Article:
The naturalization process by which an individual will become a lawful U.S. citizen and who has fulfilled the requirements established by Congress in the Immigration and Nationality Act (INA). After naturalization, foreign-born citizens enjoy nearly all of the same benefits, rights, and responsibilities that the Constitution gives to native-born U.S. citizens, including the right to vote.
If you are interested in applying for U.S. citizenship, first make sure that all of the following apply:
- You must be admitted to the U.S. as a lawful permanent resident (LPR), commonly referred to as a person who possesses green card status. There is only one exception to this requirement: If an applicant has served in the U.S. armed forces during war, that person may be naturalized without first becoming a permanent resident if they were in the U.S. upon induction or enlistment into the U.S. military.
- You must have had continuous residence in the US for at least five years immediately preceding filing for naturalization. Continuous residence is not the same thing as physically present here. That is, one must maintain their status as a legal permanent resident but not necessarily be physically inside the borders of the U.S. to accomplish this. For example, if you are overseas for a portion of this period, maintaining an address location and paying your state and federal taxes may help ensure continuity of residence for this requirement. Also, if you are overseas for any more than a few months, it may be advisable to obtain a travel document prior to departing. Only three years continuous residence are required if you are filing for U.S. citizenship based upon marriage. This exception applies if you are the spouse of a U.S. citizen and have been married for three years; are the battered spouse of a U.S. citizen (even if you are separated or divorced); are a refugee or political asylee; in the U.S. military or are a widow or widower of someone in the U.S. military; or are a spouse of a U.S. citizen in particular overseas jobs.
- You must have an actual physical residence (within the state in which the petition is filed) during at least the three months immediately before filing for U.S. citizenship is another requirement.
- You must be physically present within the U.S. for a total of at least one half of the period of required continuous residence. That is, two and a half years for most applicants and one and a half years for spouses of U.S. citizens.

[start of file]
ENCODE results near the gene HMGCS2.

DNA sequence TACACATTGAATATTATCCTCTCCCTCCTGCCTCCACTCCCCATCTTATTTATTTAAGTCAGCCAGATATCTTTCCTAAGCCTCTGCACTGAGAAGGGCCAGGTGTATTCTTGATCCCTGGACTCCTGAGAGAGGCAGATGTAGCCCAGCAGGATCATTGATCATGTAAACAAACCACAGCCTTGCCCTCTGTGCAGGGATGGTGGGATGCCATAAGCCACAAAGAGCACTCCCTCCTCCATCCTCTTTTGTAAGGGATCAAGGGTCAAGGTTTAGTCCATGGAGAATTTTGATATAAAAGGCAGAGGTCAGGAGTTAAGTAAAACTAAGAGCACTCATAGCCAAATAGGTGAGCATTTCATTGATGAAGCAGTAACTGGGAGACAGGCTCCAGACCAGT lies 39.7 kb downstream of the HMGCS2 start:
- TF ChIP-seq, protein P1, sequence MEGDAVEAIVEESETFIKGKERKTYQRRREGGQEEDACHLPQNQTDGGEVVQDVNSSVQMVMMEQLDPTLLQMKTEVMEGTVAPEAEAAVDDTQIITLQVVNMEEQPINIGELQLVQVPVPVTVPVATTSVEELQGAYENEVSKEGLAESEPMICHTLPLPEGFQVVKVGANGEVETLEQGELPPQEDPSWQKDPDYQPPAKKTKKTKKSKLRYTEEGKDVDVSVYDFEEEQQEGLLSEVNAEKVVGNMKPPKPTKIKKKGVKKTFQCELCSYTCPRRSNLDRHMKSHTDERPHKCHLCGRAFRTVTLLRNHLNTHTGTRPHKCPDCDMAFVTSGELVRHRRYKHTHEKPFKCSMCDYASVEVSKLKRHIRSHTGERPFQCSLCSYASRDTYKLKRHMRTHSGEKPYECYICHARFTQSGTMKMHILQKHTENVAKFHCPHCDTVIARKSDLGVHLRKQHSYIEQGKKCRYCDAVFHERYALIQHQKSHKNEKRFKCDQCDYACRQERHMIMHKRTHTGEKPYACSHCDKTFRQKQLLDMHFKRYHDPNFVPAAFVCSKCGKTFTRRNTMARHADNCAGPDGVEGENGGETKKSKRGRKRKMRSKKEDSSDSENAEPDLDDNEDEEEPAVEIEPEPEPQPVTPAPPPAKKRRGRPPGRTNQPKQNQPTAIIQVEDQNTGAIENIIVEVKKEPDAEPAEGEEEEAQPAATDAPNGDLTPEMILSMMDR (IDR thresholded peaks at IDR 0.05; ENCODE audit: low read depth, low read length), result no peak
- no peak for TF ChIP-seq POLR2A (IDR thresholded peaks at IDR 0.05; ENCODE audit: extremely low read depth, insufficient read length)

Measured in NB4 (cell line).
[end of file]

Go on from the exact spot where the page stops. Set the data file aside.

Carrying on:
- You must have continuous residence (but not necessarily physical presence) in the U.S. from the date of filing the naturalization application up to the date of being sworn in as a U.S. citizen.
- You must have the ability to read, write and speak ordinary English unless you are physically unable to do so due to a disability such as being blind or deaf, or suffer from a developmental disability or mental impairment. Those over 50 years old on the date of filing who have lived in the U.S. for a total of at least 20 years after admission as a permanent resident and those who are over 55 and have been legal permanent residents for at least 15 years are also exempt from this requirement.
- You must have a basic understanding of the fundamentals of U.S. history and government. There is an oral test that covers fundamentals of U.S. history and government and it is required for naturalization.
- You must be of good moral character and an affinity for the principles of the U.S. Constitution. Good moral character is reflected in the applicant's behavior before applying for US citizenship. Good moral character is demonstrated by paying taxes and having a clean criminal record, for example, and is an important part of qualifying for naturalization.
- You must be at least 18 years of age at the time of filing. Certain exceptions exist, however, for the children of other permanent residents who are seeking naturalization.
Other Paths to Citizenship
An applicant under the age of 18, may still qualify for naturalization if one of his or her parents is a citizen or becomes a citizen of the United States.
Period of Stay
As stated above, naturalization allows the applicant to live permanently in the U.S. along with their spouse and children under the age of 21 years.
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